Belkhadir, Y., and Jaillais, Y. (2015). The molecular circuitry of brassinosteroid signaling. New Phytol. 206, 522–540. doi: 10.1111/nph.13269

PubMed Abstract | CrossRef Full Text | Google Scholar

Benjamins, R., and Scheres, B. (2008). Auxin: the looping star in plant development. Annu. Rev. Plant Biol. 59, 443–465. doi: 10.1146/annurev.arplant.58.032806.103805

PubMed Abstract | CrossRef Full Text | Google Scholar

Bishop, G. J., and Yokota, T. (2001). Plants steroid hormones, brassinosteroids: current highlights of molecular aspects on their synthesis/metabolism, transport, perception and response. Plant Cell Physiol. 42, 114–120. doi: 10.1093/pcp/pce018

PubMed Abstract | CrossRef Full Text | Google Scholar

Bucherl, C. A., Van Esse, G. W., Kruis, A., Luchtenberg, J., Westphal, A. H., Aker, J., et al. (2013). Visualization of BRI1 and BAK1(SERK3) membrane receptor heterooligomers during brassinosteroid signaling. Plant Physiol. 162, 1911–1925. doi: 10.1104/pp.113.220152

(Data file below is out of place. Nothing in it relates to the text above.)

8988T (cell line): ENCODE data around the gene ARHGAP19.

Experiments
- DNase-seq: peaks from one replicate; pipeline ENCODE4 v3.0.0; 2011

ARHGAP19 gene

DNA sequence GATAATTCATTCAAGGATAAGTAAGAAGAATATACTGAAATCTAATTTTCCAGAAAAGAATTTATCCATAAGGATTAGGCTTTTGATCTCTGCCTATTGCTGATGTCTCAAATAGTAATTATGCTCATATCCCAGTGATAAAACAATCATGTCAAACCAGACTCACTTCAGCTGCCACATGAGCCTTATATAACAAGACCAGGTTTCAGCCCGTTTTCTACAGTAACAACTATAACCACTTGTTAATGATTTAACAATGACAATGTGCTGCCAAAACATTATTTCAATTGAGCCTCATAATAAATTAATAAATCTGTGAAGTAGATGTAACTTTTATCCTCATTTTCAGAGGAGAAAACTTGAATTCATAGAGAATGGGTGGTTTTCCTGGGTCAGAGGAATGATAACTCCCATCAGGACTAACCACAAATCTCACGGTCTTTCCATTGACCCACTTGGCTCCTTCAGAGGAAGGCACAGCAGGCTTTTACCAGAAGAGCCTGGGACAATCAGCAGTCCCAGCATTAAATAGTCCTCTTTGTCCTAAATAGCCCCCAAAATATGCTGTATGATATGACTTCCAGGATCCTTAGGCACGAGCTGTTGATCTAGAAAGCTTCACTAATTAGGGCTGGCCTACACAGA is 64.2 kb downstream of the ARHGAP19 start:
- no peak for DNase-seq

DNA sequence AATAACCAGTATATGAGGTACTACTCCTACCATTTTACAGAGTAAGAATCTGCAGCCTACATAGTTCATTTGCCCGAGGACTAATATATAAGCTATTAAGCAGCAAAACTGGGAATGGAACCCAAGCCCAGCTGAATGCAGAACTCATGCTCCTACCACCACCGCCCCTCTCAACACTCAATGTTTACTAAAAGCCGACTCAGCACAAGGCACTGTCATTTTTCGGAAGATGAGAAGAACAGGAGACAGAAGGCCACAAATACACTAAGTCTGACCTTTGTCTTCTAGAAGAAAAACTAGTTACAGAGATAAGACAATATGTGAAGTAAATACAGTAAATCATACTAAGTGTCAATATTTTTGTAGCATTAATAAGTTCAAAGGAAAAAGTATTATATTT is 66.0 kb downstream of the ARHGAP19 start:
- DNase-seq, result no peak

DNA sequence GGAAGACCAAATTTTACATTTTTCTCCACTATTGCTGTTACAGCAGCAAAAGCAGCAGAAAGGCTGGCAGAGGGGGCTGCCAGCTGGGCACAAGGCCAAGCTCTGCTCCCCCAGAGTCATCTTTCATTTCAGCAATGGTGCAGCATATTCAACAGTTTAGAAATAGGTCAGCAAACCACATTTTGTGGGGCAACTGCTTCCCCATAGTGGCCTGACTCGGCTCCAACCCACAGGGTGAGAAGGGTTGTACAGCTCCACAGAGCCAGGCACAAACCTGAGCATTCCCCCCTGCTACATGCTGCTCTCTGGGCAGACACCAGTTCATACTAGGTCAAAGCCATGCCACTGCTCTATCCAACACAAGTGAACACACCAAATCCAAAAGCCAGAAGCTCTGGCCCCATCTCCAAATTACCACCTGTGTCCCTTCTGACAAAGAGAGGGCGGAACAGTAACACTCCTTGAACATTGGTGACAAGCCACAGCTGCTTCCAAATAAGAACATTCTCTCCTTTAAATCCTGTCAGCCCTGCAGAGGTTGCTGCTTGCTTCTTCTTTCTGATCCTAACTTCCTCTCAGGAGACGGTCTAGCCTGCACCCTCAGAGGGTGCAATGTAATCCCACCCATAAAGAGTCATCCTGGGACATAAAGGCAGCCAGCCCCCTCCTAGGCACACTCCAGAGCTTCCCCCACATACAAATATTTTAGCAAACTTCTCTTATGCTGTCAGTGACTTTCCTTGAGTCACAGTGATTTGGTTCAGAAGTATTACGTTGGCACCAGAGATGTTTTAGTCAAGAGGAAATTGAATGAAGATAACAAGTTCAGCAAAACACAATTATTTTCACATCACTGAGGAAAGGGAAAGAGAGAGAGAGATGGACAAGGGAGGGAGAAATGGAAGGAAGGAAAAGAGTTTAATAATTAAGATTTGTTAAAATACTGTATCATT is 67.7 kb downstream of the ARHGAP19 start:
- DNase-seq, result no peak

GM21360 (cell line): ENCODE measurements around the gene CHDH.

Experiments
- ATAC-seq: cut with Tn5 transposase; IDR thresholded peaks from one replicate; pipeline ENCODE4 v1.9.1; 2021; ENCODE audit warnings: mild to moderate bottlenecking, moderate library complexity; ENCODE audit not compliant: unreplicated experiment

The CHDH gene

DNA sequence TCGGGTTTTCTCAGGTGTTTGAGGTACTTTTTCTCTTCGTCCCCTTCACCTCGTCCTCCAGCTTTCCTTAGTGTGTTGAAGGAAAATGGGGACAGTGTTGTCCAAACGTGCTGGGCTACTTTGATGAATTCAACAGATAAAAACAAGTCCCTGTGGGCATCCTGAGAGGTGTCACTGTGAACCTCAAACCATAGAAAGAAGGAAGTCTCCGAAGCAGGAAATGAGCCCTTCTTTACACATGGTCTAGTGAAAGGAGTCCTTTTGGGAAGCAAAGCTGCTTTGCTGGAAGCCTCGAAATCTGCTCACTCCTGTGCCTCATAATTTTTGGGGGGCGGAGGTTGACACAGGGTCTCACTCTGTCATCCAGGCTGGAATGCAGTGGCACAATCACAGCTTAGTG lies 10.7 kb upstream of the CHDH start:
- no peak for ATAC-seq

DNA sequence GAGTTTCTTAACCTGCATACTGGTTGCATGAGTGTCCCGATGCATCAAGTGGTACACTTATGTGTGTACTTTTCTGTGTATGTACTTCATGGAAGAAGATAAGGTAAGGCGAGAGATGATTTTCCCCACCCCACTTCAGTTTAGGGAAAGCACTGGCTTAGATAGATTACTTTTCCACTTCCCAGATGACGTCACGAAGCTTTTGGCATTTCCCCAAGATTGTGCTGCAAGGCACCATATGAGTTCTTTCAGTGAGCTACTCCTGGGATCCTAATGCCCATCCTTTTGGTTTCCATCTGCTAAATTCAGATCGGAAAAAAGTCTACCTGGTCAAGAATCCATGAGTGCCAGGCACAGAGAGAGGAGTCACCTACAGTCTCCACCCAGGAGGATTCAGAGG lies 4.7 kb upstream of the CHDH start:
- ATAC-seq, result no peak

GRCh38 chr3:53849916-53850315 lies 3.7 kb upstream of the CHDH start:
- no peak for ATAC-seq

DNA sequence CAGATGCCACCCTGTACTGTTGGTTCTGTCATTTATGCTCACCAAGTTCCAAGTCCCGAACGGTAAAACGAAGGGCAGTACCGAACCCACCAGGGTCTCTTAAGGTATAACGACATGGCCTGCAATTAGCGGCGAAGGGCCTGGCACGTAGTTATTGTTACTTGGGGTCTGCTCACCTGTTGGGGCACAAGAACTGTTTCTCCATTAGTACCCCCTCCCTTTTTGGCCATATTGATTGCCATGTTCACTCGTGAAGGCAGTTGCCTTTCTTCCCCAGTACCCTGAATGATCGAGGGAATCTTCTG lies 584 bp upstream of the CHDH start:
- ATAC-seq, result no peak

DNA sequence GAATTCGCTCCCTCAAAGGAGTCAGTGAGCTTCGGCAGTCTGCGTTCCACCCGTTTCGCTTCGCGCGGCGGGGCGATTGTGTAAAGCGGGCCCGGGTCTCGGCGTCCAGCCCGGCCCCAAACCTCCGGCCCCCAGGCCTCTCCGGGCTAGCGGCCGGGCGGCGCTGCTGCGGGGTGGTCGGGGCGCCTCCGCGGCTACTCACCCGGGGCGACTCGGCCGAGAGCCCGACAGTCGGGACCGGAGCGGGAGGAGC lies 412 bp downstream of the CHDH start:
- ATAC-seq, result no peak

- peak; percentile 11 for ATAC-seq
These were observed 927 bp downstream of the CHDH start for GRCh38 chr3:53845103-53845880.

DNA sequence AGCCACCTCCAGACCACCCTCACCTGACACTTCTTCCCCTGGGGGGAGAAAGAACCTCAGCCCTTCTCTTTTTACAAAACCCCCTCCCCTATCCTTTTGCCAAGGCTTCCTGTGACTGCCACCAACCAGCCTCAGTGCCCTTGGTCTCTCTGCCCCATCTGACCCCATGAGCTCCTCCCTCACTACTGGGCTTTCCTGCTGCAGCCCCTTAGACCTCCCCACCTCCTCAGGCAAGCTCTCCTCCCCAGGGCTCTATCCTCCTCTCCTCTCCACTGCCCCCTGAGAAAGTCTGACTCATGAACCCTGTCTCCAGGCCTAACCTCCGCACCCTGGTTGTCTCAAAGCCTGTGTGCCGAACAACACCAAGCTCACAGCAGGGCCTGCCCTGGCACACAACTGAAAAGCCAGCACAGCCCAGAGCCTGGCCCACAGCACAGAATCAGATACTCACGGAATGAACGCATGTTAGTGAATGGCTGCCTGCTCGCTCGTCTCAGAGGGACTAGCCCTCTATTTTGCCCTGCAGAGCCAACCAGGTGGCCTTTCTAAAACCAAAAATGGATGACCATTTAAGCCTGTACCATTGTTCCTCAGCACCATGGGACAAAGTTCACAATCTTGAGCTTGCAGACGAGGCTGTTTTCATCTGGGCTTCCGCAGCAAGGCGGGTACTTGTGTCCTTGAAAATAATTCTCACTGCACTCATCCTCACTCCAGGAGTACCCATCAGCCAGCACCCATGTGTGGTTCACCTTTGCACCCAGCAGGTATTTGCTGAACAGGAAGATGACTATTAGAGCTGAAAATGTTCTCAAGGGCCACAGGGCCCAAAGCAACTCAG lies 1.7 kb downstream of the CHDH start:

PubMed Abstract | CrossRef Full Text | Google Scholar

Buer, C. S., Sukumar, P., and Muday, G. K. (2006). Ethylene modulates flavonoid accumulation and gravitropic responses in roots of Arabidopsis. Plant Physiol. 140, 1384–1396. doi: 10.1104/pp.105.075671

PubMed Abstract | CrossRef Full Text | Google Scholar

Campos, M. L., de Almeida, M., Rossi, M. L., Martinelli, A. P., Junior, C. G. L., Figueira, A., et al. (2009). Brassinosteroids interact negatively with jasmonates in the formation of anti-herbivory traits in tomato. J. Exp. Bot. 60, 4347–4361. doi: 10.1093/jxb/erp270

PubMed Abstract | CrossRef Full Text | Google Scholar

Cano-Delgado, A., Yin, Y., Yu, C., Vafeados, D., Mora-Garcia, S., Cheng, J. C., et al. (2004). BRL1 and BRL3 are novel brassinosteroid receptors that function in vascular differentiation in Arabidopsis. Development 131, 5341–5351. doi: 10.1242/dev.01403